Freedom Falls

Superb record of contemporary synthesiser music and noise is Falls (MIKROTON CD 87), produced by the team of Lars Åkerlund and Eryck Abecassis. On it, they’re attempting something rather edgy and potentially dangerous to do with “instability”, and aim to induce hypnotic trance states, about which more shortly. Swede genius Åkerlund came our way not long ago on the superb split LP released on Fylkingen as FYLP 1037 with Zbigniew Karkowski, a release which prompted me to look into that partnership’s history a little bit (which goes back to the late 1980s when they made a record for Radium 226.05). I enjoyed that “jet-black dark droner”, and even if Lars’s side sagged a bit, he more than compensates for it today. As for Eryck Abecassis, he is a French composer with a background in theatre, cinema and audio installations, and his career path has moved from working with the orchestra to plugging jacks into the sockets of his modular synths. For instance, he used the Chrysalide to remix Kazuya Ishigami’s Canceller X album, which we noted in 2018.

On Falls, we have one long 30-min track and a number of shorter ones, all generated using modern workstation tools such as Ableton, various modular synths, and midi-controllers…plus a brand of synth called (wait for it…) Dark Energy, a model produced by Doepfer in Germany. This monophonic beast, and its successor Dark Energy II, is an old-school pulse-generating machine with waveform switches and knobs a-plenty for twitchy fingers to manipulate. At least one review characterises this squat brute as producing an “edgy” and “wild” sound, qualities which I guess Lars Åkerlund and Eryck Abecassis were in pursuit of with this release. They explicitly want to reproduce the effect of a “dream machine”, and welcome the possibility of inducing hallucinations and altered states with these hypnotic chattering sounds; part of the strategy involves a certain loss of control on their part, and there are several moments on the record where the machines do indeed appear to be taking over the situation, asserting their own mechanical brain-waves over those of their masters. Me, I like the bad-tempered atmosphere of the whole thing, and the rough, abrasive textures; near-unpleasant abstract barks that spit, sizzle, and rub up against you like an unwelcome wild animal visitor (e.g. cobra snake, feral cougar, grizzly bear). Some of the tracks exhibit very extreme dynamics, high and low ranges, shocking shifts and leaps up and down the scale, working to a system that only our two creators understand.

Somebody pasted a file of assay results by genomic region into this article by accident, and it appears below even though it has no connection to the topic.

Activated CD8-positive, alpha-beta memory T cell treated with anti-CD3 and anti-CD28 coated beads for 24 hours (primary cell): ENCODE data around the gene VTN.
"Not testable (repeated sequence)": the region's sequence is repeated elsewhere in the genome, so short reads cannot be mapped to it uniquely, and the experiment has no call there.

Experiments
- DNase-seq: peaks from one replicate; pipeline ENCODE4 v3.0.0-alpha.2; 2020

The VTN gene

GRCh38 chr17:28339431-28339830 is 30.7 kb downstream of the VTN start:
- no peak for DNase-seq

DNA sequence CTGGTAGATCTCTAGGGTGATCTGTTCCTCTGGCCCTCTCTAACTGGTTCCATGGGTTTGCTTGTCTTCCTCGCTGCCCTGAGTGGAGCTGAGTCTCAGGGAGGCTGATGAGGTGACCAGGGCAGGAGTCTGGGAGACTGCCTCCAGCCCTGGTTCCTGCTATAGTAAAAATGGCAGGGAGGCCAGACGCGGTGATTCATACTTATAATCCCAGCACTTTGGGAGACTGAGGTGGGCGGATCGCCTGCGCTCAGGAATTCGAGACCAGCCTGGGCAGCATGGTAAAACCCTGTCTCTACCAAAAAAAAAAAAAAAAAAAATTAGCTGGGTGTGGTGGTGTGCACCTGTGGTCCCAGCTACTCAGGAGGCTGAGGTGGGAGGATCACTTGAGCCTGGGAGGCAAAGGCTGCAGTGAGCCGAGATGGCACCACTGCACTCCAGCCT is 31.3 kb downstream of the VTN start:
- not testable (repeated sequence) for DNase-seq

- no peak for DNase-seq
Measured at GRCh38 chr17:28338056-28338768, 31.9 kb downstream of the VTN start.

All of this points to a fairly uninhibited mindset at play for the preparation and performance of these works, a near-joyous spirit of exploration which goes hand-in-glove with the “uncontrolled” part of the equation. Once they signed up to the dictum of the unstable platform and the rocky ride through analogue Hell, our two plucky explorers did not renege on the deal, and stand by their decision to follow it through to the end. My personal preference is for the shorter, shocking bursts of crazed and illogical energy bursts, such as ‘Ruak’, ‘Aurk’ and ‘Kaur’ (yes, many of the tracks are anagrams of each other), although we must single out the long track ‘Aruk’ which outpaces its brothers at a lengthy 30:32. This one bucks the trend for startling effects, and instead produces a single-minded helicopter whirligig attack (or perhaps an insane motorboat with kniving blades) which grows in volume and intensity as it proceeds, generating much alarm and consternation in listener’s mind. It may even out to a steady drone, but it’s by no means a soothing one; the sense of disaster is never very far away.

Sergey Kolosov’s cover photo, perhaps treated to emphasise the harsh white light of the railway station, is a most apt visual analogue for these sinister pulsations and vibrations. A generally intense listen for the most part, and only the relatively sedate ‘Ukra’ offers any respite from these stern, relentless, audial lacerations. Released in October 2019.